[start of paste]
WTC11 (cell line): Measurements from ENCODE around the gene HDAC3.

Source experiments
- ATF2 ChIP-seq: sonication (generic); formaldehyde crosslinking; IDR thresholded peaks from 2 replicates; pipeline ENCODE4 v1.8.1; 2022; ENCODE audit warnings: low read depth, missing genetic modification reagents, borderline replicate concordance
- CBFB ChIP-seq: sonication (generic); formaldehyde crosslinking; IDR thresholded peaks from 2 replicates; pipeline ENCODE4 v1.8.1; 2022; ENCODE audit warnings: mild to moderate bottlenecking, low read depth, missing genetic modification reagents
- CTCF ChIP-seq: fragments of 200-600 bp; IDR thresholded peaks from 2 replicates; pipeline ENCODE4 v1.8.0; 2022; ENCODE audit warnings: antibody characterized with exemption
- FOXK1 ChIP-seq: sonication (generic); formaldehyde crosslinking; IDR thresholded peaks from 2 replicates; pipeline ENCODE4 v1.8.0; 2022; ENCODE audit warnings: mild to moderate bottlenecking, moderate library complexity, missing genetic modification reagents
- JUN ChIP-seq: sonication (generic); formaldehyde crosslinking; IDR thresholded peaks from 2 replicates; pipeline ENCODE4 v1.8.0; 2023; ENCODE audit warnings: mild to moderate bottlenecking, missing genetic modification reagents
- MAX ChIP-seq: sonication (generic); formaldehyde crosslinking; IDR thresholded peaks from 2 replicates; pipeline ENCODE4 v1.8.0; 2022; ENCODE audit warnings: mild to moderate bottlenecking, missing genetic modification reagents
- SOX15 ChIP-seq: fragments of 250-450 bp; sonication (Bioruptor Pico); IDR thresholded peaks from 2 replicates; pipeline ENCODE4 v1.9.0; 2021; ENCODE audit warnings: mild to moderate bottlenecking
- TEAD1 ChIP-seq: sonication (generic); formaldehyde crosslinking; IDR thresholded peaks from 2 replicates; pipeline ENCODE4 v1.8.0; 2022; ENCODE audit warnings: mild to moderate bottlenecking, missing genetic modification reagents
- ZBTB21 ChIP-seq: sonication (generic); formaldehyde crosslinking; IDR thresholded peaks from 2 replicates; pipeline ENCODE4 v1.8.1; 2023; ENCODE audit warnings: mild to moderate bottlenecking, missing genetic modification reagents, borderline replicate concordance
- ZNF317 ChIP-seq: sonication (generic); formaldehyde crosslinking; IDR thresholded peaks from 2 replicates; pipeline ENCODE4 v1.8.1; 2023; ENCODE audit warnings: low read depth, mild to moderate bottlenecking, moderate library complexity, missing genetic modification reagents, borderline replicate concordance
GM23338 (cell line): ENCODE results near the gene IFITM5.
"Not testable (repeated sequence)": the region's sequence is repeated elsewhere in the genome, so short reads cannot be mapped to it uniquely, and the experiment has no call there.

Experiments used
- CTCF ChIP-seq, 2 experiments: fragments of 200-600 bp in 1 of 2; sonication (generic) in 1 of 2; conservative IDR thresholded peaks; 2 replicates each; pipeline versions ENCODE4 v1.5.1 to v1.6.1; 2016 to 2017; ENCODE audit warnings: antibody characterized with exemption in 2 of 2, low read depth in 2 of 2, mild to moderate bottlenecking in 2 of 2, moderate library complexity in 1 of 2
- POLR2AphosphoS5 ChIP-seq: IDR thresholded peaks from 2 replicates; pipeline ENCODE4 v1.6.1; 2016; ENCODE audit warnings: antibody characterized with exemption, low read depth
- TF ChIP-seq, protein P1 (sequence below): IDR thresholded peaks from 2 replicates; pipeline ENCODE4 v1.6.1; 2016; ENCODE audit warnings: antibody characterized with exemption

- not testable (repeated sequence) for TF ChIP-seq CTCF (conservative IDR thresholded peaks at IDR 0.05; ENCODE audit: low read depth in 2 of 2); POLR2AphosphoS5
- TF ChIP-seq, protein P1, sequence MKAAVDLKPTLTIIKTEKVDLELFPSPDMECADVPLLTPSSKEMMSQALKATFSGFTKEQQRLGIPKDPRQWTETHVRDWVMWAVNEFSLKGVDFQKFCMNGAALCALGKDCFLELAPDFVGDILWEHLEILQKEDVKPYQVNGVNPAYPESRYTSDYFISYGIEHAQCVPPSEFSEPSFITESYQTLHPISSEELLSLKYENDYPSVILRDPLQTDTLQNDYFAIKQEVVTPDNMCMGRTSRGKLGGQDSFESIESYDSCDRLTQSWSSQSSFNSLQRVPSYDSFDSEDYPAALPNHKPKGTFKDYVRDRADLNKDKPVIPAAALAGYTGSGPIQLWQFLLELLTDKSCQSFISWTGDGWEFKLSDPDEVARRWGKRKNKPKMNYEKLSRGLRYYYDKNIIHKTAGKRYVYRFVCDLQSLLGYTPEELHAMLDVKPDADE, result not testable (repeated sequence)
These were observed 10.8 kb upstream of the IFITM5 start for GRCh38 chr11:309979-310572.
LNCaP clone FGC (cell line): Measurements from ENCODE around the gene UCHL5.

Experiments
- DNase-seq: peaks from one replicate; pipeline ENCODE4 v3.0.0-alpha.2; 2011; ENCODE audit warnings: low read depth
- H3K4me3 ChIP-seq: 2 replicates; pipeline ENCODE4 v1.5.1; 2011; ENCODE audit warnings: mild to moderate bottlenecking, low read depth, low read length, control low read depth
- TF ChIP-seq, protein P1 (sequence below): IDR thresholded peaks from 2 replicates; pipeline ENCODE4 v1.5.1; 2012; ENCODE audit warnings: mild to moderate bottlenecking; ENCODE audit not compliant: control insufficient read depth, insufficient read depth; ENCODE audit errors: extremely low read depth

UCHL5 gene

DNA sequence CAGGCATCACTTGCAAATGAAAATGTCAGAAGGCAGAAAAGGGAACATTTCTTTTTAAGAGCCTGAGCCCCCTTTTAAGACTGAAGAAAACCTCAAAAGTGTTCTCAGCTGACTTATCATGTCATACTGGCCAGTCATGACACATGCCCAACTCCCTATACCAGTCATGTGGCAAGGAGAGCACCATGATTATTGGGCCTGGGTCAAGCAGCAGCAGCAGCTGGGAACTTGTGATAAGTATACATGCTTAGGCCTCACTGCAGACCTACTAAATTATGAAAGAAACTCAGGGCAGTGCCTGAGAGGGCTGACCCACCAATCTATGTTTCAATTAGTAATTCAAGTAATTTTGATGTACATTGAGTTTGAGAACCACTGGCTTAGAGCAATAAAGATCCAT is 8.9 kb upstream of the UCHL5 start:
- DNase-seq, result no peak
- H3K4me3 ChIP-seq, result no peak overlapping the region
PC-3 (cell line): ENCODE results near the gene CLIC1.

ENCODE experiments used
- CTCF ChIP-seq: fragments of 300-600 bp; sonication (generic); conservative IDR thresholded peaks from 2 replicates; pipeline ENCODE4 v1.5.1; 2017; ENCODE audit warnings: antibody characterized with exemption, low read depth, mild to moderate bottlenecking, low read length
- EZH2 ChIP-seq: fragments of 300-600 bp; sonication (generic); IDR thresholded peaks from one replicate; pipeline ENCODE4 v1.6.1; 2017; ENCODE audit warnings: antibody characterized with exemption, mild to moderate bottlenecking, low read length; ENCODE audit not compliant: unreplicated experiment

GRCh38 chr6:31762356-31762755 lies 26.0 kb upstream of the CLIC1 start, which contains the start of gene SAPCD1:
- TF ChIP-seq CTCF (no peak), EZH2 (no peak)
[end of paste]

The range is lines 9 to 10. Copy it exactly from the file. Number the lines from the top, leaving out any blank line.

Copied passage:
- SOX15 ChIP-seq: fragments of 250-450 bp; sonication (Bioruptor Pico); IDR thresholded peaks from 2 replicates; pipeline ENCODE4 v1.9.0; 2021; ENCODE audit warnings: mild to moderate bottlenecking
- TEAD1 ChIP-seq: sonication (generic); formaldehyde crosslinking; IDR thresholded peaks from 2 replicates; pipeline ENCODE4 v1.8.0; 2022; ENCODE audit warnings: mild to moderate bottlenecking, missing genetic modification reagents